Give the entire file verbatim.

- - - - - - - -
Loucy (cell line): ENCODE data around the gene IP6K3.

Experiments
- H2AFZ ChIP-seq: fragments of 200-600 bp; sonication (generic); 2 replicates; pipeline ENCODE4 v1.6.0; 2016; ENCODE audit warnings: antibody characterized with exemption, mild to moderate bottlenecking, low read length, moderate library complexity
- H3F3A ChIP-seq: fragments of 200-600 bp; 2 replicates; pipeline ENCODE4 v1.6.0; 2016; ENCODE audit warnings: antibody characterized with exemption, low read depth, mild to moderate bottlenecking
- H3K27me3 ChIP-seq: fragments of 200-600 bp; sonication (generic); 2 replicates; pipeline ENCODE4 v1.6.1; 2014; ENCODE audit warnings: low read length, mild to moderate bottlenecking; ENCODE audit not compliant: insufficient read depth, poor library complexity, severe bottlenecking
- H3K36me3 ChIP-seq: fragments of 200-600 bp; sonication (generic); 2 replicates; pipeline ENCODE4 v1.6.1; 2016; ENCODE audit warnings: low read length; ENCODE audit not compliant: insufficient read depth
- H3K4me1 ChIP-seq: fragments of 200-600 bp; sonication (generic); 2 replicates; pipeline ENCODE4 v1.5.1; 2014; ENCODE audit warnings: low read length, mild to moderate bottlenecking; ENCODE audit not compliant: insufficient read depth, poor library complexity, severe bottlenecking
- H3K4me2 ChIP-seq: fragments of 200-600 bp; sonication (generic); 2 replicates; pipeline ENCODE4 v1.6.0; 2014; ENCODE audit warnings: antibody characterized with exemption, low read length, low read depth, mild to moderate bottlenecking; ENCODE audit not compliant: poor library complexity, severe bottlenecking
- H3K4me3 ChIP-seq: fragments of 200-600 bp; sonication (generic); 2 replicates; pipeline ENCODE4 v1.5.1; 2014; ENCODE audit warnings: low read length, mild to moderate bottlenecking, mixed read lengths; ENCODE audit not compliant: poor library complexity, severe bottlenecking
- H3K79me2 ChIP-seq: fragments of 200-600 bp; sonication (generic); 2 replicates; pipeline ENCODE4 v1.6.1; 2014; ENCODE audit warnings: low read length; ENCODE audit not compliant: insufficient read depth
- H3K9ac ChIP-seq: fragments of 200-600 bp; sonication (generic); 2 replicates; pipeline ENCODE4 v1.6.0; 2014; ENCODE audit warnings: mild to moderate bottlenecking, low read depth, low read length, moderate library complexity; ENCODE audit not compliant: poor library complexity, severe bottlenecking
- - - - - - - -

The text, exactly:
Loucy (cell line): ENCODE data around the gene IP6K3.

Experiments
- H2AFZ ChIP-seq: fragments of 200-600 bp; sonication (generic); 2 replicates; pipeline ENCODE4 v1.6.0; 2016; ENCODE audit warnings: antibody characterized with exemption, mild to moderate bottlenecking, low read length, moderate library complexity
- H3F3A ChIP-seq: fragments of 200-600 bp; 2 replicates; pipeline ENCODE4 v1.6.0; 2016; ENCODE audit warnings: antibody characterized with exemption, low read depth, mild to moderate bottlenecking
- H3K27me3 ChIP-seq: fragments of 200-600 bp; sonication (generic); 2 replicates; pipeline ENCODE4 v1.6.1; 2014; ENCODE audit warnings: low read length, mild to moderate bottlenecking; ENCODE audit not compliant: insufficient read depth, poor library complexity, severe bottlenecking
- H3K36me3 ChIP-seq: fragments of 200-600 bp; sonication (generic); 2 replicates; pipeline ENCODE4 v1.6.1; 2016; ENCODE audit warnings: low read length; ENCODE audit not compliant: insufficient read depth
- H3K4me1 ChIP-seq: fragments of 200-600 bp; sonication (generic); 2 replicates; pipeline ENCODE4 v1.5.1; 2014; ENCODE audit warnings: low read length, mild to moderate bottlenecking; ENCODE audit not compliant: insufficient read depth, poor library complexity, severe bottlenecking
- H3K4me2 ChIP-seq: fragments of 200-600 bp; sonication (generic); 2 replicates; pipeline ENCODE4 v1.6.0; 2014; ENCODE audit warnings: antibody characterized with exemption, low read length, low read depth, mild to moderate bottlenecking; ENCODE audit not compliant: poor library complexity, severe bottlenecking
- H3K4me3 ChIP-seq: fragments of 200-600 bp; sonication (generic); 2 replicates; pipeline ENCODE4 v1.5.1; 2014; ENCODE audit warnings: low read length, mild to moderate bottlenecking, mixed read lengths; ENCODE audit not compliant: poor library complexity, severe bottlenecking
- H3K79me2 ChIP-seq: fragments of 200-600 bp; sonication (generic); 2 replicates; pipeline ENCODE4 v1.6.1; 2014; ENCODE audit warnings: low read length; ENCODE audit not compliant: insufficient read depth
- H3K9ac ChIP-seq: fragments of 200-600 bp; sonication (generic); 2 replicates; pipeline ENCODE4 v1.6.0; 2014; ENCODE audit warnings: mild to moderate bottlenecking, low read depth, low read length, moderate library complexity; ENCODE audit not compliant: poor library complexity, severe bottlenecking